Meridian City Council, seat 4: Keith Bird

October 7, 2013 

Name: Keith Bird

Age: 72

Occupation: Meridian City Councilman; retired from glass business

Education: Nampa High School graduate

Prior political experience: Meridian City Council, 16 years

Civic involvement: Optimist Youth Football, 46 years; Meridian Chamber of Commerce, 18 years; Meridian Athletic Association, 46 years; Meridian Dairy Board, 8 years; Meridian American Legion Baseball, 20 years; Associated General Contractors, 30 years; Construction Specification Institute, 20 years; Meridian Centennial Committee, 3 years; Meridian Friend of Parks, 15 years; Meridian Parks and Recreation Commission, 3 years

Years living in Meridian: 48 years

Family: Wife, Marjorie; three children; eight grandchildren; one great-grandchild

Website: none

Social media accounts: Facebook

EndorsementsAda County Realtors and Building Contractors of Southwestern Idaho.

1. What makes you a better choice for voters than your opponent(s)?

My 42 years in the glass business and serving 16 years on the Meridian City Council has prepared me very well to run the city in a very conservative fiscal manner like Meridian has always been ran.

2. If elected, what are your top three priorities? How will you accomplish them? Please provide specifics.

1. To continue to make Meridian taxes the lowest of any full service city in Treasure Valley. You do this by keeping tight budgets.

2. To make Meridian the community in which we want to live, work, play and raise our families. We do it by making sure we maintain the proper city services needed to attract families.

3. Retain existing businesses and attract new business. We can do this by keeping the low taxes and keeping city fees to the minimum.

3. What is the one thing your city should start doing to encourage economic development and create jobs?

We have already in place an economic department that is working hard to retain existing business and to attract new business. By doing this we will be able to create new jobs.

4. How do you envision your city 10 to 20 years from now? How should it change?

I hope that we can maintain the community feeling forever and as we continue to grow we will embrace that community feeling so all citizens feels welcome.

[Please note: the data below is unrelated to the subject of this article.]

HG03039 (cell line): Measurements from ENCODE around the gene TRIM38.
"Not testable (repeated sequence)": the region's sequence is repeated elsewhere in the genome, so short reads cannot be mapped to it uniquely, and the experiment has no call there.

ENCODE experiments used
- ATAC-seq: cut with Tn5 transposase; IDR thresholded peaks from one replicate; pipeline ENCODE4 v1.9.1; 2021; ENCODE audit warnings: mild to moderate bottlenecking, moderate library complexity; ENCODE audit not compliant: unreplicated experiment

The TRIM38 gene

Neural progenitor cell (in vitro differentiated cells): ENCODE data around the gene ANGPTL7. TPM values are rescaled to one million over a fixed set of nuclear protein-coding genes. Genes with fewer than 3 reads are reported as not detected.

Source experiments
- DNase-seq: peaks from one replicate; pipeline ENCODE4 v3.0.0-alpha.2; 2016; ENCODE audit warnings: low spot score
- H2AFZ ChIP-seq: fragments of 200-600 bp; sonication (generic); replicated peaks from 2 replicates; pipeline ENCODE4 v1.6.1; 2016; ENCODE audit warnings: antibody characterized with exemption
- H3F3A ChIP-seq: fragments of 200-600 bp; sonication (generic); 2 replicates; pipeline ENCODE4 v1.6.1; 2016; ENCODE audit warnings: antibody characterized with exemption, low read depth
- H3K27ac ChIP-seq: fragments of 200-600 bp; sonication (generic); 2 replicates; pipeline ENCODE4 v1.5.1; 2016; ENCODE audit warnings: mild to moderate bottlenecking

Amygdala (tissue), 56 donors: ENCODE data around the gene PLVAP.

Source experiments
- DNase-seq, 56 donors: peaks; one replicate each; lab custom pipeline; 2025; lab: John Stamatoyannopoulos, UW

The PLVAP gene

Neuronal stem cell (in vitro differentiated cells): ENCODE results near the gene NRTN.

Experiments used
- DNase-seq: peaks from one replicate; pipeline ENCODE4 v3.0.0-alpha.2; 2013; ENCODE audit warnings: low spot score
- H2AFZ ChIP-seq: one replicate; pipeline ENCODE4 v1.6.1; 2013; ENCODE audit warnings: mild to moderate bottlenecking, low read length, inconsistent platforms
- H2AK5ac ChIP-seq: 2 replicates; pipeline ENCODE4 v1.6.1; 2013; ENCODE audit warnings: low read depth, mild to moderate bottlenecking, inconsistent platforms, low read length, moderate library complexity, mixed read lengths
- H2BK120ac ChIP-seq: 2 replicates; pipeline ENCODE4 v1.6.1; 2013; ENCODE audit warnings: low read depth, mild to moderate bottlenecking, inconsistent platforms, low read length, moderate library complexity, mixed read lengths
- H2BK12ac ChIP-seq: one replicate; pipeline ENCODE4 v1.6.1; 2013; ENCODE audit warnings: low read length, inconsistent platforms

5. Are you concerned about public apathy and involvement in civic matters? How would you get more people involved?

I am concerned but I also understand the citizens are working hard to make ends meet in this economy and don’t have a lot of spare time outside of the family. I have found in Meridian when help is needed the public will be there.

6. Meridian is poised to become the state's second largest city. How do you embrace growth and expansion and still maintain your small-town, family-oriented values?

I believe we need growth to maintain jobs for our citizens so they don’t have to leave the community to seek work. By working with growth like we did from 1998 to 2008 we were able to keep a community that people could work, live, play and raise families in and I will continue to see we do that.

7. What are the top two issues facing Meridian, and how should they be addressed?

1. Economic growth. Continue to work hard to retain existing and attract new business.

2. Small government. Continue to make sure Meridian has one of the lowest employee-to-population ratios in the state as I have for the last 16 years.

8. If tax revenues take an upswing in the next few years, which part of city government do you think most needs an infusion of cash, and why?

I would make sure we kept the great service we have in all of the city but I would also look at giving back to the taxpayers in lower mill levy rates.

9. If more budget tightening is needed, where would you look first for cuts? Why?

You have to make sure city services stay good but I believe we can cut budgets in all departments if needed and still maintain great service but I don’t see this happening because we have kept our budgets tight and our manpower low.

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